Goldman Sachs announces $5 billion government settlement

Goldman Sachs announces $5 billion government settlement
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Goldman Sachs announced Thursday that it would pay roughly $5 billion to settle a government probe.

The investment giant said the deal, if finalized, would resolve potential civil charges sought by a government task force exploring the creation and sale of securities backed by residential mortgages, an investment type central to the 2007 financial crisis. Authorities involved in the probe included the Justice Department, the states of New York and Illinois, and other regulators.

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“We are pleased to have reached an agreement in principle to resolve these matters,” said Lloyd Blankfein, the bank’s chairman and CEO.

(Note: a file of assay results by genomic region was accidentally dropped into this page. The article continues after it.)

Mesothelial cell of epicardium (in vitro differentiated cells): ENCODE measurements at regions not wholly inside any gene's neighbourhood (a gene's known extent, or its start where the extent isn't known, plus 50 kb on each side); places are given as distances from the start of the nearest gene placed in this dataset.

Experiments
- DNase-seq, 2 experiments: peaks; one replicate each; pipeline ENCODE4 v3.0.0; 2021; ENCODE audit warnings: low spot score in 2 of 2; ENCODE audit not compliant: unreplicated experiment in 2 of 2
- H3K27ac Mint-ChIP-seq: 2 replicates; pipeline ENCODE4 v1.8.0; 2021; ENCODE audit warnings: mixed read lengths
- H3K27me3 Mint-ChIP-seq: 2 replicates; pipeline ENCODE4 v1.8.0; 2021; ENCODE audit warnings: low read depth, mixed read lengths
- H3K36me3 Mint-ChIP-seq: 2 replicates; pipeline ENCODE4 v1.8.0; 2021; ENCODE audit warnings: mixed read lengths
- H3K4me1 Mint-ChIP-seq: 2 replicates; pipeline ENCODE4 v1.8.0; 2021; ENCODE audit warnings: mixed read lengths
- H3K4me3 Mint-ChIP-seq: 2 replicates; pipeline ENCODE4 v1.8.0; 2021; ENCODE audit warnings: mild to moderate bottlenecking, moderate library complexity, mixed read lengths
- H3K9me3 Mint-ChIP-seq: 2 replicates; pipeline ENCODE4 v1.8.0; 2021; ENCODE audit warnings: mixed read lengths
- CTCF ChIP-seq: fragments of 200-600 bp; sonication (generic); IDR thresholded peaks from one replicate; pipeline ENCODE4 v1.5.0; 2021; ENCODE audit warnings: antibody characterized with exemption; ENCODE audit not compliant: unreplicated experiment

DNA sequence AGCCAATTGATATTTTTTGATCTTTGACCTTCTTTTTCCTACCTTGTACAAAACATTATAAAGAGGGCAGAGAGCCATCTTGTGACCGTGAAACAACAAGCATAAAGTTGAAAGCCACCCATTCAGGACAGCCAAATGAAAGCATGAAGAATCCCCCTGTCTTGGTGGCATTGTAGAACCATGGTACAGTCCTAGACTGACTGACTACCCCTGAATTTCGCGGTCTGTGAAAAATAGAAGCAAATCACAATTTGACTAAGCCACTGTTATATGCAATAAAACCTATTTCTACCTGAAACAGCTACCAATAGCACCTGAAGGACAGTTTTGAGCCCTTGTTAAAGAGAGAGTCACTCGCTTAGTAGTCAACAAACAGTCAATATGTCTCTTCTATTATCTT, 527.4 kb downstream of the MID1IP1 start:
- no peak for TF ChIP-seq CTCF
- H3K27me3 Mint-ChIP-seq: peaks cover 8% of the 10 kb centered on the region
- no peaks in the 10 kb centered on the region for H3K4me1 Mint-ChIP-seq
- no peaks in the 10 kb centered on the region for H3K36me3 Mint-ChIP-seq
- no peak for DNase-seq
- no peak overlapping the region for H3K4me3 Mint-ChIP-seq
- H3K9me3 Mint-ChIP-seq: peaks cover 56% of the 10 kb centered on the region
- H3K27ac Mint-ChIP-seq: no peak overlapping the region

Goldman said the settlement would cut into $1.5 billion of its fourth-quarter profits. The deal would also include a $2.4 billion monetary penalty, another $875 million in cash payments and $1.8 billion in consumer relief.

That consumer relief would come in variety of ways, ranging from principal forgiveness for underwater homeowners to the financing of construction or rehabilitation for affordable housing.

The agreement still needs to be finalized, but if it is, it would be the latest in a series of eye-popping settlements between the government and big banks. For example, in 2013, JPMorgan Chase announced a $13 billion deal to settle charges around its residential mortgage-backed securities activity.

The monetary settlement may not be enough to satisfy administration critics from the left, however, who have pushed for the government to not just assess large fines but bring criminal charges against bank executives for wrongdoing.